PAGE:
21 Feb

Indigo Skate Park is the perfect setting for a movie – a centre of skateboarding culture in the heart of a rural Zulu village, where the benefits extend way beyond the adrenaline rush

story hayley dennyson
pictures adi weerheim

As you leave the N2 at Hammarsdale and head into the Valley of 1 000 Hills, the landscape expands in front of you – rolling hills, dense, thorny bush and the occasional glimpse of water flowing through the Umgeni Valley. But then, there’s the unmistakeable sound of wheels on a halfpipe, excited chatter and laughter – lots of laughter. Tucked away, a short walk from the windy single-track road, is a halfpipe and pool, abuzz with eager skaters, some as young as four years old!

This setting is unmistakably Africa – the stuff of postcards and Instagram celebs. It’s not surprising then, that much of the interest in Indigo Skate Park is from international visitors, keen to combine their love of skateboarding and the desire to make a difference.

“We were a bit ahead of our time when we set up the camp at iSithumba Village in 2001, but things have changed and the time is right to spread the message of Indigo Youth Movement,” says founder and professional skateboarder Dallas Oberholzer. “Anyone who has been into skateboarding will know how you get hooked. This is my way of sharing that stoke and giving international skateboarders something truly African to experience when they visit.

“Life here is precarious and there’s no hiding the truth. Every time I visit, conversation starts with who has died. It’s a harsh reality. Indigo Youth Movement is, first and foremost, a social enterprise. Skateboarding is the hook, but there is potential to do so much with the youth. We aim to combat social ills, including drowning, traffic safety and other issues; to help the youth see beyond what is right in front of them.”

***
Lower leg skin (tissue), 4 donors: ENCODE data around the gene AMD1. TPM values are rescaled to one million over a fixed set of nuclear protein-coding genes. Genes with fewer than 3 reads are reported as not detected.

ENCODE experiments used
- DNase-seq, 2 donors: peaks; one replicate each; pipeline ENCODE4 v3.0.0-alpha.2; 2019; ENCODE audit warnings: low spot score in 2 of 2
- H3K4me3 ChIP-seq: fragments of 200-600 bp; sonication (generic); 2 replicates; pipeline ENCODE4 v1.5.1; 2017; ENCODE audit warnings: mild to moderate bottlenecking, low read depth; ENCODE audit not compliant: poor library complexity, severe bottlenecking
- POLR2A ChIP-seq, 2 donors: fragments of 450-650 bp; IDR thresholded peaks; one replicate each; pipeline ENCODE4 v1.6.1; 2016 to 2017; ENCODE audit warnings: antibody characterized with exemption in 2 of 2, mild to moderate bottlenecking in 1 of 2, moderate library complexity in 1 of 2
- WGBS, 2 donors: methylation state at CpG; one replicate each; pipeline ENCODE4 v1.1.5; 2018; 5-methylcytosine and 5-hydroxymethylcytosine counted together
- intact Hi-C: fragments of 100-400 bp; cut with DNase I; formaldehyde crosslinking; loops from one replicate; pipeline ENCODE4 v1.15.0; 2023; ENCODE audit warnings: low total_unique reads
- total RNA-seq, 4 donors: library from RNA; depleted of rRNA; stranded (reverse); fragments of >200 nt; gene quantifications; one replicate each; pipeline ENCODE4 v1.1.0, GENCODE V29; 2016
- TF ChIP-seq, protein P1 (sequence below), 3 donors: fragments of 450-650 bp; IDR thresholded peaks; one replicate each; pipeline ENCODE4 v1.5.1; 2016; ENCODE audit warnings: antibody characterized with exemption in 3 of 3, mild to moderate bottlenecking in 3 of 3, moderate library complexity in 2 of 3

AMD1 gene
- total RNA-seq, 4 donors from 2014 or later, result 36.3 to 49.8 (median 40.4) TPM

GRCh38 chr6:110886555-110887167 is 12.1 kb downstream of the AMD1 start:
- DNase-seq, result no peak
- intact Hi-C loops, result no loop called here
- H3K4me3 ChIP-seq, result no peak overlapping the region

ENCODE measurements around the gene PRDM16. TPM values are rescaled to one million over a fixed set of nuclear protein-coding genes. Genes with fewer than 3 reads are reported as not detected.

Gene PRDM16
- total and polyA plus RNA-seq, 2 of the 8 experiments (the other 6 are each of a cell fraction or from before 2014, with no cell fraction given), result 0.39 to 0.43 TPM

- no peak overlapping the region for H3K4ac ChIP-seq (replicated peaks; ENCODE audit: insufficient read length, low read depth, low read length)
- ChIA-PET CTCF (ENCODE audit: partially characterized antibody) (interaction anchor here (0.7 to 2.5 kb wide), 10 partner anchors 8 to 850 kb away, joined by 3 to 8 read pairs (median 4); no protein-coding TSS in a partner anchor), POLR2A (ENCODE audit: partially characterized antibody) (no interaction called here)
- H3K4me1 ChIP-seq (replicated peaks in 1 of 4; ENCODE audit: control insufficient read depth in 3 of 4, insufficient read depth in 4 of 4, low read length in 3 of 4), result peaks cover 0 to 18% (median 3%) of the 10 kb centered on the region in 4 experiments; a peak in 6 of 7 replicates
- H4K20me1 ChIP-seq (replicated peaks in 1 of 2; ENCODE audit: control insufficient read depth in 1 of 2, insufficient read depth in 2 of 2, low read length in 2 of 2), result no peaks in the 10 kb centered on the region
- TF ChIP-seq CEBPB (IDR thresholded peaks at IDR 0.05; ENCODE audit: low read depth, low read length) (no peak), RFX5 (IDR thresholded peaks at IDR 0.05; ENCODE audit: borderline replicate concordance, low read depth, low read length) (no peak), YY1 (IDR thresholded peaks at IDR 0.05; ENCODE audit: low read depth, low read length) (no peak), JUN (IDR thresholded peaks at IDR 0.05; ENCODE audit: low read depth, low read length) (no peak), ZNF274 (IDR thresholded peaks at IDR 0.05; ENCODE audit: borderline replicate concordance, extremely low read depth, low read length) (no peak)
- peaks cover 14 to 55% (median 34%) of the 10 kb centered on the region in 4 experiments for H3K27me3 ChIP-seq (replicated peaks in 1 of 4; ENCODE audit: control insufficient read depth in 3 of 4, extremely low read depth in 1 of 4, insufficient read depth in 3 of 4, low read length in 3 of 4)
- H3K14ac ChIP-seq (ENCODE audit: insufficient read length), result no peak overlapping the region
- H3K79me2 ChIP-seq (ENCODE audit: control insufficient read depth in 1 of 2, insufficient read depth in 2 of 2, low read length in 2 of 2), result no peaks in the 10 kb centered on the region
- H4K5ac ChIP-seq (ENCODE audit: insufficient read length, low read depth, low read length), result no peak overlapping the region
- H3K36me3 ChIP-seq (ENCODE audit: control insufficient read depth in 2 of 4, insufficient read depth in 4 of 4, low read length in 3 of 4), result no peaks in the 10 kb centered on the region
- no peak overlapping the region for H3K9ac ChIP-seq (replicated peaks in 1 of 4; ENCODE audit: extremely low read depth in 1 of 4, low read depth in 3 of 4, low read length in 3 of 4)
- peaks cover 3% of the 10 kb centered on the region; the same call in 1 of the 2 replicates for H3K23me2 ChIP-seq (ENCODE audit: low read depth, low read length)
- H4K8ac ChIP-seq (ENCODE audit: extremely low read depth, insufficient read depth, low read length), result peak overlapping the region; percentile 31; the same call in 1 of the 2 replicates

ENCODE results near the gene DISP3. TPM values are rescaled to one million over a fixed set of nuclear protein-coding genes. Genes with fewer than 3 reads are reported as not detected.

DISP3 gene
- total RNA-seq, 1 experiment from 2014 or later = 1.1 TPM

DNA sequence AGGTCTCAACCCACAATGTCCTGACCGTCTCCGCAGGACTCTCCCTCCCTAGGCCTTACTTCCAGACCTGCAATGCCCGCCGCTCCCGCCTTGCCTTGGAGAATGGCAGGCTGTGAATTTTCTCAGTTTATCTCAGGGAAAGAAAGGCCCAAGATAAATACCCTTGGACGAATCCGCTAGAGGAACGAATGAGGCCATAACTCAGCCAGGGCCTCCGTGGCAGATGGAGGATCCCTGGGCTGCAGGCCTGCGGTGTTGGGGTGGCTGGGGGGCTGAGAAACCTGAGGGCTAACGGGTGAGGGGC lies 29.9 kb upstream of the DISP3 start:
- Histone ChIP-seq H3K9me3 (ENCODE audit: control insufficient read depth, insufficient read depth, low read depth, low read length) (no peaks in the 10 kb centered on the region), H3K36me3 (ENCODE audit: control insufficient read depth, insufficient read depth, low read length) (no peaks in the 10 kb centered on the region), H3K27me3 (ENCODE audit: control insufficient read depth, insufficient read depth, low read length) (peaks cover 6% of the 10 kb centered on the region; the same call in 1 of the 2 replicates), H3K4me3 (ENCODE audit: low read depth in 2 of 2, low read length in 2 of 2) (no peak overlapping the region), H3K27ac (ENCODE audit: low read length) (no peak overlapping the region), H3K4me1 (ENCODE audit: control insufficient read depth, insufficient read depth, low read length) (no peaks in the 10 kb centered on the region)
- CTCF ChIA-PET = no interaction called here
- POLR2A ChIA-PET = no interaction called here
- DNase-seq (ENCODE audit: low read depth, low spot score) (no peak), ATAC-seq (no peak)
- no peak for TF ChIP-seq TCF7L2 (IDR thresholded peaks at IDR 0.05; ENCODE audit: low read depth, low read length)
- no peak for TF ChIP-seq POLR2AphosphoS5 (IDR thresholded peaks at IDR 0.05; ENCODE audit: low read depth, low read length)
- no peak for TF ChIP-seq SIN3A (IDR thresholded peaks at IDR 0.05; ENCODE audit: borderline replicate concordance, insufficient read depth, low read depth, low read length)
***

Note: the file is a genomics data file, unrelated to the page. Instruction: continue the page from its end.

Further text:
Dallas met a Mr Duma at the 2001 Tourism Indaba in Durban and, later, came to visit him at the iSithumba Tourism Centre. “It was only after I’d travelled the world that I worked up the courage to visit the Valley of 1 000 Hills, which I’d driven past a hundred times, growing up in Durban,” Dallas explains. “I wanted to create a reason for people to visit and was looking for the ideal spot for a skate park – somewhere with a wondrous natural environment, cheap land and the USP of a genuine Zulu village.” iSisithumba was that place.

Initially, Dallas ran youth camps for privileged kids, which would subsidise the camp’s activities year-round. “It was the early 2000s and Durban had a lively skateboarding scene – attracting fans from near and far. Despite our efforts to get local kids to come down here, the majority of visitors are from overseas – volunteers who share their skills (from art to English language and chess) to enrich the children’s lives.”

One of the more famous visitors was skateboarding legend Tony Hawk, who visited in 2008 and said: “Indigo is proof that skateboarding can change the world!”

The camp has also earned more than its fair share of international publicity, with teams from National Geographic and Al Jazeera spending time in the valley to create documentaries that have gained millions of views. “We are grateful for the exposure, but it’s local input that we’re really after. We want this to be a place of true integration and social upliftment.”